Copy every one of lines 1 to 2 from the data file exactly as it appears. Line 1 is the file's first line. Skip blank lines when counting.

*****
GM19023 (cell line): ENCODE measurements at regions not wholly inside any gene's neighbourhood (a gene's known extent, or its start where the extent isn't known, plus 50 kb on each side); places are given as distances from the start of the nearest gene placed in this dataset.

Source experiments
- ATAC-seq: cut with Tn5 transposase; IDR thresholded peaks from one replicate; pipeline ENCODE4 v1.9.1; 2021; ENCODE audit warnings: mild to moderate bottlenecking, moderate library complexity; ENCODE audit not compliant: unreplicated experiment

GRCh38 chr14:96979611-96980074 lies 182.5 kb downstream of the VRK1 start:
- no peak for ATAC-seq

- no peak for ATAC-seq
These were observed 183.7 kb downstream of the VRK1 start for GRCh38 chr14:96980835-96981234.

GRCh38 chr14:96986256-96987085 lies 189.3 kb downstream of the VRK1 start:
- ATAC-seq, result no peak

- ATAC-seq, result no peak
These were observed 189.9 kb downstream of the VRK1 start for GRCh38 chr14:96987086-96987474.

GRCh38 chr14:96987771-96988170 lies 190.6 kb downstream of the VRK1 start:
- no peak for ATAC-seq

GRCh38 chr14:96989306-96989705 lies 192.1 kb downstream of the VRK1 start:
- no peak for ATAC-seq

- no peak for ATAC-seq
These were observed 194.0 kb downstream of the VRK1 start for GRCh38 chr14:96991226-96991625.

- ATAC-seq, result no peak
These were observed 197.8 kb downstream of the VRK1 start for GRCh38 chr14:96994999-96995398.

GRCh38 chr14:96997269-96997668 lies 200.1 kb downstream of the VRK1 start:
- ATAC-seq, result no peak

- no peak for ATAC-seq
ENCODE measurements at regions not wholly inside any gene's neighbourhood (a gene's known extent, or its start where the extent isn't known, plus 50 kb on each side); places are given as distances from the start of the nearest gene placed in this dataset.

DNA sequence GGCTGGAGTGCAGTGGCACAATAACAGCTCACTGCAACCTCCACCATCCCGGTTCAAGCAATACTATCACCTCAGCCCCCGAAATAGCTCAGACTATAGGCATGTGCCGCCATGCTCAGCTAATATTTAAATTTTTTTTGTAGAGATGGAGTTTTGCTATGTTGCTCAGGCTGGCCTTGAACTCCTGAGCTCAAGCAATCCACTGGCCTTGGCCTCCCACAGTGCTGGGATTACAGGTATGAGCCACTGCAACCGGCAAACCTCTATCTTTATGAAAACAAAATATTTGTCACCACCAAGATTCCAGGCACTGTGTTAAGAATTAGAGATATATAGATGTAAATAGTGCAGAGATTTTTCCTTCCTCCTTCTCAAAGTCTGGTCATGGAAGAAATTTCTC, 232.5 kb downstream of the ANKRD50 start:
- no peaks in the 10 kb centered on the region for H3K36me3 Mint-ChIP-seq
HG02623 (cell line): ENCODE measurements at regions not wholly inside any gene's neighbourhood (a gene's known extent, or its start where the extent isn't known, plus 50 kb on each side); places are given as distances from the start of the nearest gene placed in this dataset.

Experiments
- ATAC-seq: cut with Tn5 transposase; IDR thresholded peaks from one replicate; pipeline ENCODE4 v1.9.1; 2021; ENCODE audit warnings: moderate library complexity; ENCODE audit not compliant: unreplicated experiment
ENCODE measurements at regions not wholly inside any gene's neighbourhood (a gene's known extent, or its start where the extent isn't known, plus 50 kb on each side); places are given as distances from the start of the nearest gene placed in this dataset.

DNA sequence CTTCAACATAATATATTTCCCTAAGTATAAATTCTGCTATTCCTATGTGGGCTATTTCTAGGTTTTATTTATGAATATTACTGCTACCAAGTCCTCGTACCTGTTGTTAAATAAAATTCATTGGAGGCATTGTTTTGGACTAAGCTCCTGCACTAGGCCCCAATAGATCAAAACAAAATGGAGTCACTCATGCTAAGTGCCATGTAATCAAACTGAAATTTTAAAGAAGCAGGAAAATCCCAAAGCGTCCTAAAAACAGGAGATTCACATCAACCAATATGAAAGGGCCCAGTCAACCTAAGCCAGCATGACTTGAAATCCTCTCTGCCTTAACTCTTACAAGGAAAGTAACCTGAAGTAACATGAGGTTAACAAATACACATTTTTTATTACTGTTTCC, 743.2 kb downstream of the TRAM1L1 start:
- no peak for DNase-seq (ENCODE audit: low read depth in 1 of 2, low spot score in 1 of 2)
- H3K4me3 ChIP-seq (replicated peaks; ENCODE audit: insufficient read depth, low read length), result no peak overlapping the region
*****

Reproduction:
GM19023 (cell line): ENCODE measurements at regions not wholly inside any gene's neighbourhood (a gene's known extent, or its start where the extent isn't known, plus 50 kb on each side); places are given as distances from the start of the nearest gene placed in this dataset.

Source experiments